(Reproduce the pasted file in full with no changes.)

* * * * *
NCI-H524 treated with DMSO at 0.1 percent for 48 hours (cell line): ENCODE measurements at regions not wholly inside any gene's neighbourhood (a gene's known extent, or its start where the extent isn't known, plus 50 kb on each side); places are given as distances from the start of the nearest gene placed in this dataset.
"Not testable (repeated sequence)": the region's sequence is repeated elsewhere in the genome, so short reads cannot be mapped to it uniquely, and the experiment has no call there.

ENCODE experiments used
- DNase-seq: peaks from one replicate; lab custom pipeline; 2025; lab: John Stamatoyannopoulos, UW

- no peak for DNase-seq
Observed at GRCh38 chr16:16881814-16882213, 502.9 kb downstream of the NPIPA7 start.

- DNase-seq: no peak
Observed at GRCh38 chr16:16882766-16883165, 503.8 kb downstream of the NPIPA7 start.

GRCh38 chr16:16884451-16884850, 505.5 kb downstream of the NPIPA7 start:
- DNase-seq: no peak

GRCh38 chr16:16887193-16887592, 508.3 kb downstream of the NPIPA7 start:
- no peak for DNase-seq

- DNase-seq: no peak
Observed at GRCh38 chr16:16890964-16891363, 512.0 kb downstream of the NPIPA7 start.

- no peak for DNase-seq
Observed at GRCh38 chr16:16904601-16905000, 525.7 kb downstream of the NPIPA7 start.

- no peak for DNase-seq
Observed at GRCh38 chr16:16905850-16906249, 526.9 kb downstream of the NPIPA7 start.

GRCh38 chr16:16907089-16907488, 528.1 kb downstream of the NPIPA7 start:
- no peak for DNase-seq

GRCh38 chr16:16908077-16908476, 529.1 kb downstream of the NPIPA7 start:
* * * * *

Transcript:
NCI-H524 treated with DMSO at 0.1 percent for 48 hours (cell line): ENCODE measurements at regions not wholly inside any gene's neighbourhood (a gene's known extent, or its start where the extent isn't known, plus 50 kb on each side); places are given as distances from the start of the nearest gene placed in this dataset.
"Not testable (repeated sequence)": the region's sequence is repeated elsewhere in the genome, so short reads cannot be mapped to it uniquely, and the experiment has no call there.

ENCODE experiments used
- DNase-seq: peaks from one replicate; lab custom pipeline; 2025; lab: John Stamatoyannopoulos, UW

- no peak for DNase-seq
Observed at GRCh38 chr16:16881814-16882213, 502.9 kb downstream of the NPIPA7 start.

- DNase-seq: no peak
Observed at GRCh38 chr16:16882766-16883165, 503.8 kb downstream of the NPIPA7 start.

GRCh38 chr16:16884451-16884850, 505.5 kb downstream of the NPIPA7 start:
- DNase-seq: no peak

GRCh38 chr16:16887193-16887592, 508.3 kb downstream of the NPIPA7 start:
- no peak for DNase-seq

- DNase-seq: no peak
Observed at GRCh38 chr16:16890964-16891363, 512.0 kb downstream of the NPIPA7 start.

- no peak for DNase-seq
Observed at GRCh38 chr16:16904601-16905000, 525.7 kb downstream of the NPIPA7 start.

- no peak for DNase-seq
Observed at GRCh38 chr16:16905850-16906249, 526.9 kb downstream of the NPIPA7 start.

GRCh38 chr16:16907089-16907488, 528.1 kb downstream of the NPIPA7 start:
- no peak for DNase-seq

GRCh38 chr16:16908077-16908476, 529.1 kb downstream of the NPIPA7 start: